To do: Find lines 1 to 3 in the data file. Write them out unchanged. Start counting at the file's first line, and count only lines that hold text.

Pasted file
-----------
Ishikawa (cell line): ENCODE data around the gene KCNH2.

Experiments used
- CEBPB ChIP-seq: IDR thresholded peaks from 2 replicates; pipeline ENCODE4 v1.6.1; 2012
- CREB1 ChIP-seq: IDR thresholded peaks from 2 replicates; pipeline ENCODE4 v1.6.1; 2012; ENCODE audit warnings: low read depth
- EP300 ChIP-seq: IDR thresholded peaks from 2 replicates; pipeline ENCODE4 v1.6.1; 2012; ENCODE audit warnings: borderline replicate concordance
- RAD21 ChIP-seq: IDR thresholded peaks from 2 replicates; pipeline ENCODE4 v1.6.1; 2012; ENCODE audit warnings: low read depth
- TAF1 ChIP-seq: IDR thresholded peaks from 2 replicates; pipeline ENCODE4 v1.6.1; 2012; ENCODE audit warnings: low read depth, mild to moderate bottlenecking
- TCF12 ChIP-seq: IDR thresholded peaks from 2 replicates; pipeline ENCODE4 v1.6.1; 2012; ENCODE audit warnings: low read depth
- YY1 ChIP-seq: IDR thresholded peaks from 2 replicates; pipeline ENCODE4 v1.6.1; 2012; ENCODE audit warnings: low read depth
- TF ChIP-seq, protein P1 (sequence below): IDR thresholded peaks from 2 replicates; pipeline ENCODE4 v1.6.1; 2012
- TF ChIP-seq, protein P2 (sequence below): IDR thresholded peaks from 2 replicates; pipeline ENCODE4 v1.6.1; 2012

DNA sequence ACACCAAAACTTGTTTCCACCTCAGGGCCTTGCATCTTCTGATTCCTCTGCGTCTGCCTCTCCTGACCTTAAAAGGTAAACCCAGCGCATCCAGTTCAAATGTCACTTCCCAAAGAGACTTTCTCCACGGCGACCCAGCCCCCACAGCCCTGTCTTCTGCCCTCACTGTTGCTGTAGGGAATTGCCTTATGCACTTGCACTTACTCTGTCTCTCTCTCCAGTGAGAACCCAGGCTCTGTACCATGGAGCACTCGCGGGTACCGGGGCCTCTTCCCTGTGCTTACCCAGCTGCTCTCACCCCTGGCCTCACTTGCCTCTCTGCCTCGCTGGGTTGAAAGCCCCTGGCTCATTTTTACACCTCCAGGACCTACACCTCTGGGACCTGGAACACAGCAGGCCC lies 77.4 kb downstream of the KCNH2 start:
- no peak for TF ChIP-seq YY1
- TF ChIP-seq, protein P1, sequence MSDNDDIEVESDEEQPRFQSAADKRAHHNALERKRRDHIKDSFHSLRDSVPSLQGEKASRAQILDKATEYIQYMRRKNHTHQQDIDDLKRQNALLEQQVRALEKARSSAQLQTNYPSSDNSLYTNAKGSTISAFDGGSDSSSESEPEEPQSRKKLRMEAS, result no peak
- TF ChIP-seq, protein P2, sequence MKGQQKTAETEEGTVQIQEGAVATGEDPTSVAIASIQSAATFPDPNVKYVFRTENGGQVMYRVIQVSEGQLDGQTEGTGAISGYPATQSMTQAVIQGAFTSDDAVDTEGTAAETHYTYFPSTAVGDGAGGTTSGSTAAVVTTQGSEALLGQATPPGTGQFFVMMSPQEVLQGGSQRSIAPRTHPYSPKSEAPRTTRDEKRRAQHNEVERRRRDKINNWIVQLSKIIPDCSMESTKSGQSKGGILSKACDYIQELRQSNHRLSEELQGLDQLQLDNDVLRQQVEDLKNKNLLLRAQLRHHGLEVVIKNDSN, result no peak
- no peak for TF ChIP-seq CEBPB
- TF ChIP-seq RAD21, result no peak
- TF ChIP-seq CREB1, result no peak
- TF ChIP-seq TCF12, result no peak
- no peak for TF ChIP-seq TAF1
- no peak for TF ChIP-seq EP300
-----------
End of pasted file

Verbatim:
Ishikawa (cell line): ENCODE data around the gene KCNH2.

Experiments used
- CEBPB ChIP-seq: IDR thresholded peaks from 2 replicates; pipeline ENCODE4 v1.6.1; 2012